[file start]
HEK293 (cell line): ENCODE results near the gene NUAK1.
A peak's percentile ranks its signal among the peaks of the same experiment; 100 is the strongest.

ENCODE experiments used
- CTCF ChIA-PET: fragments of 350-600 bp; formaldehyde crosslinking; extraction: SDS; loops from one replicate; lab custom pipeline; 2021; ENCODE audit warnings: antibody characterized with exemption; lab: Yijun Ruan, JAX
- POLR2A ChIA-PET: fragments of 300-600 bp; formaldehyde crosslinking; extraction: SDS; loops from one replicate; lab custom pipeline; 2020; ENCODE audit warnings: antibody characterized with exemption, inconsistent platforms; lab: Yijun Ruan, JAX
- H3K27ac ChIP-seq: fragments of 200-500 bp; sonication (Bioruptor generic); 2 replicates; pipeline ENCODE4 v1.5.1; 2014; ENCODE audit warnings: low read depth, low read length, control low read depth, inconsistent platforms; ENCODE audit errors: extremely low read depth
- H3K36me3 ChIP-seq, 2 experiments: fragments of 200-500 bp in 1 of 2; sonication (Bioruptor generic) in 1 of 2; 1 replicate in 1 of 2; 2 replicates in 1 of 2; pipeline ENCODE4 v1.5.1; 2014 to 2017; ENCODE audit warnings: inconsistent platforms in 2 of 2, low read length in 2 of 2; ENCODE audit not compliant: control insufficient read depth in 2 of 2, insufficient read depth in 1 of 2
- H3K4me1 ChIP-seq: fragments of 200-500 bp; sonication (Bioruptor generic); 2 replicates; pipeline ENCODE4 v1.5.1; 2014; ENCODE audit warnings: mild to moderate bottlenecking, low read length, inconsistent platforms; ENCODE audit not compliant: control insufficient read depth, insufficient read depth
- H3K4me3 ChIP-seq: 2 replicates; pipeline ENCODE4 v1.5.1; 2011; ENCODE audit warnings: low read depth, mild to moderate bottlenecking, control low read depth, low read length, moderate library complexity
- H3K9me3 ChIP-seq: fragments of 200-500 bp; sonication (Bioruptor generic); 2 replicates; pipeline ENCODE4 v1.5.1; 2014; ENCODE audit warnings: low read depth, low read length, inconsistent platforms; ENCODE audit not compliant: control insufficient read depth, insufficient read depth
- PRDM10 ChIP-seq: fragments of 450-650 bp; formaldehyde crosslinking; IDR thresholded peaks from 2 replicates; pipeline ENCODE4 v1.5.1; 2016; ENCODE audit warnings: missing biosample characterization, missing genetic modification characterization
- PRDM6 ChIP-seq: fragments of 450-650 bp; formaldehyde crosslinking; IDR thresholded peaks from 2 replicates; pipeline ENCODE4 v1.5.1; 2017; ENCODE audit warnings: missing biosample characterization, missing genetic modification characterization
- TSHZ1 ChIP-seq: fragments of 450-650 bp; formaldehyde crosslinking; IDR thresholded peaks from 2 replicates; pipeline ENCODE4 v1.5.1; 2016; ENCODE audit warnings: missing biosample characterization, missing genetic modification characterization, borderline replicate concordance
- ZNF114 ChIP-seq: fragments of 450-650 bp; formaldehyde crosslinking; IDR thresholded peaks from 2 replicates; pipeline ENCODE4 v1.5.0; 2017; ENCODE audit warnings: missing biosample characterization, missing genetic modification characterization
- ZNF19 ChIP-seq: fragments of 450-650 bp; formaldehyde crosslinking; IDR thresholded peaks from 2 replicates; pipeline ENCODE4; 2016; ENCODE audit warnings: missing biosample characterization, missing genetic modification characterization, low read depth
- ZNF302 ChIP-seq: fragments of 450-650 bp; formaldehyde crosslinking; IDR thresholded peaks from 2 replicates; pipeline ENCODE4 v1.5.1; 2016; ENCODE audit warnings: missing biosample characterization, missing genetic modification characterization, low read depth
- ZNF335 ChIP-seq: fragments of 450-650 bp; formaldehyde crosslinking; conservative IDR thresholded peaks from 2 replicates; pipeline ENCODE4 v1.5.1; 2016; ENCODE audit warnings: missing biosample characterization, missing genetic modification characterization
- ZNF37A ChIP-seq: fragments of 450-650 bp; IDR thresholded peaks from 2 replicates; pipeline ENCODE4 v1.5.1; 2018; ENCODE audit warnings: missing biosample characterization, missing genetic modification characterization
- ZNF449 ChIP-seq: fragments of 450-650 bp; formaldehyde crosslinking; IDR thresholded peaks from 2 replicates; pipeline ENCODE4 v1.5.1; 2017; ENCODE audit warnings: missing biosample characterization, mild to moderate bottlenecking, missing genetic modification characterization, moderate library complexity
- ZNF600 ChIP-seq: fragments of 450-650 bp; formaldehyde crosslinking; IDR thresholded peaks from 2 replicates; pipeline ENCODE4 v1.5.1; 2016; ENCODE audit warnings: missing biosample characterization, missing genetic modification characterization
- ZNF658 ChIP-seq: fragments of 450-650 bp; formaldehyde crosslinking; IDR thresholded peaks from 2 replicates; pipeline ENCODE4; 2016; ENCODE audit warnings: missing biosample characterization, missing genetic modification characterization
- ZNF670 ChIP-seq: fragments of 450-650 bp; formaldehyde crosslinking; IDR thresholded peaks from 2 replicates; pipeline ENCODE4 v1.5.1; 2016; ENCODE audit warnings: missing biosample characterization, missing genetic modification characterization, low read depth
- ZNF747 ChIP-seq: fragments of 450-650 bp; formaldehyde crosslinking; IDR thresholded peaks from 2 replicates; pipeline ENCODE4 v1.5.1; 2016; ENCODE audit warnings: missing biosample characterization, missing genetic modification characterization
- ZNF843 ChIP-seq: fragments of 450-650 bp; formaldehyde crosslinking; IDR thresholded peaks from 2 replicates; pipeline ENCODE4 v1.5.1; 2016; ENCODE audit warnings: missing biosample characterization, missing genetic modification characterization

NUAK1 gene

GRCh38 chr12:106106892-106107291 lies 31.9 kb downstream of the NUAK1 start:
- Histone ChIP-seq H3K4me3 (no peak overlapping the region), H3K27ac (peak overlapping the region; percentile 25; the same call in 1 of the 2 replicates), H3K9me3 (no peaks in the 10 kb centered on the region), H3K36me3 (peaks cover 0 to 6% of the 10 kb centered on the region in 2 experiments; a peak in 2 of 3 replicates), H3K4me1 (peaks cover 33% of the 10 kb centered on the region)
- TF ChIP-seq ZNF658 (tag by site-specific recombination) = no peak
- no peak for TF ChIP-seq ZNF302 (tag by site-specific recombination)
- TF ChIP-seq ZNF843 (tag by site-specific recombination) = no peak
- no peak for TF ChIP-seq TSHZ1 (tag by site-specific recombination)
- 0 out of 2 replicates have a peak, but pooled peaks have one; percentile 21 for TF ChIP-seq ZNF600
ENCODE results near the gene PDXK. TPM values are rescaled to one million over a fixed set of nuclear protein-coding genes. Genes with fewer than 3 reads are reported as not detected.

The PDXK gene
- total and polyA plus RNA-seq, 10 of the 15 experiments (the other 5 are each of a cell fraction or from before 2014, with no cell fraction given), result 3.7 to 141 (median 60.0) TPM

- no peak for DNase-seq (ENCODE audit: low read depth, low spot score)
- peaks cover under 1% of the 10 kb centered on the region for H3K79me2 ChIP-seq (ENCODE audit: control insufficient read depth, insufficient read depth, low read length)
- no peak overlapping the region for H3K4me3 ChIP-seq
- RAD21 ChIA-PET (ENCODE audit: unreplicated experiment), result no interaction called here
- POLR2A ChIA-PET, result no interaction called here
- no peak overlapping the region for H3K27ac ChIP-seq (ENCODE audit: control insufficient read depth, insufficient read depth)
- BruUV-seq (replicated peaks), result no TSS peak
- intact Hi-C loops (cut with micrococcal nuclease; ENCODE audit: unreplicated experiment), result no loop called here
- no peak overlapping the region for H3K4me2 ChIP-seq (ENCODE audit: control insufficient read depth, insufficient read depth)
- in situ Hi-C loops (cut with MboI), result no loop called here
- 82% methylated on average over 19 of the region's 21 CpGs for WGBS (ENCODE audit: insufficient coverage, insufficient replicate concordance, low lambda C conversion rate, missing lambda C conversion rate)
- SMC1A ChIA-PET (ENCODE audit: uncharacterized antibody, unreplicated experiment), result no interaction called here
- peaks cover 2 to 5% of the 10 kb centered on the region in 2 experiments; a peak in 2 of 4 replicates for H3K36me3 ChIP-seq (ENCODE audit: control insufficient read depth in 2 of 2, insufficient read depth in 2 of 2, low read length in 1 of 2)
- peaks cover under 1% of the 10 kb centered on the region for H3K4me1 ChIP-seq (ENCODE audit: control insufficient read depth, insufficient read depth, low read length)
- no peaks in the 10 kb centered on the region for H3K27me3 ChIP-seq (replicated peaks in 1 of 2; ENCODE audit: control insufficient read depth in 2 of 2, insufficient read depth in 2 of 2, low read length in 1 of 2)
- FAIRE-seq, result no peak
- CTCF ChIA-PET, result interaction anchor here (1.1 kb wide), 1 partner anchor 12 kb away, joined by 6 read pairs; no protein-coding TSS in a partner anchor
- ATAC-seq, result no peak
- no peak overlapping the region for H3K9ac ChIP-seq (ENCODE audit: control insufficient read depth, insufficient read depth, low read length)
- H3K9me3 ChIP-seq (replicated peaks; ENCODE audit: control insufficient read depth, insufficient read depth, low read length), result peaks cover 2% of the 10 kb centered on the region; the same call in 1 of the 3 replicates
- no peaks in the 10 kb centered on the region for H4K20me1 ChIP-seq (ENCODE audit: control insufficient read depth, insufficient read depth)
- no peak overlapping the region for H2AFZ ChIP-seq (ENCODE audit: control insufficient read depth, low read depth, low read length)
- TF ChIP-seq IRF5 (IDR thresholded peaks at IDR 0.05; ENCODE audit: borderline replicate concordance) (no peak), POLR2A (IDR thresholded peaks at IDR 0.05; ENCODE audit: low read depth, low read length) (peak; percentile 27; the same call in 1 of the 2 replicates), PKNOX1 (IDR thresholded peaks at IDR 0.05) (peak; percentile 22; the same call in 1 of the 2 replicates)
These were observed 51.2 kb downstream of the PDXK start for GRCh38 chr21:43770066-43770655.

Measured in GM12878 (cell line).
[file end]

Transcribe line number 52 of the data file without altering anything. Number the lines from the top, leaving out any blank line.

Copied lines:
- CTCF ChIA-PET, result interaction anchor here (1.1 kb wide), 1 partner anchor 12 kb away, joined by 6 read pairs; no protein-coding TSS in a partner anchor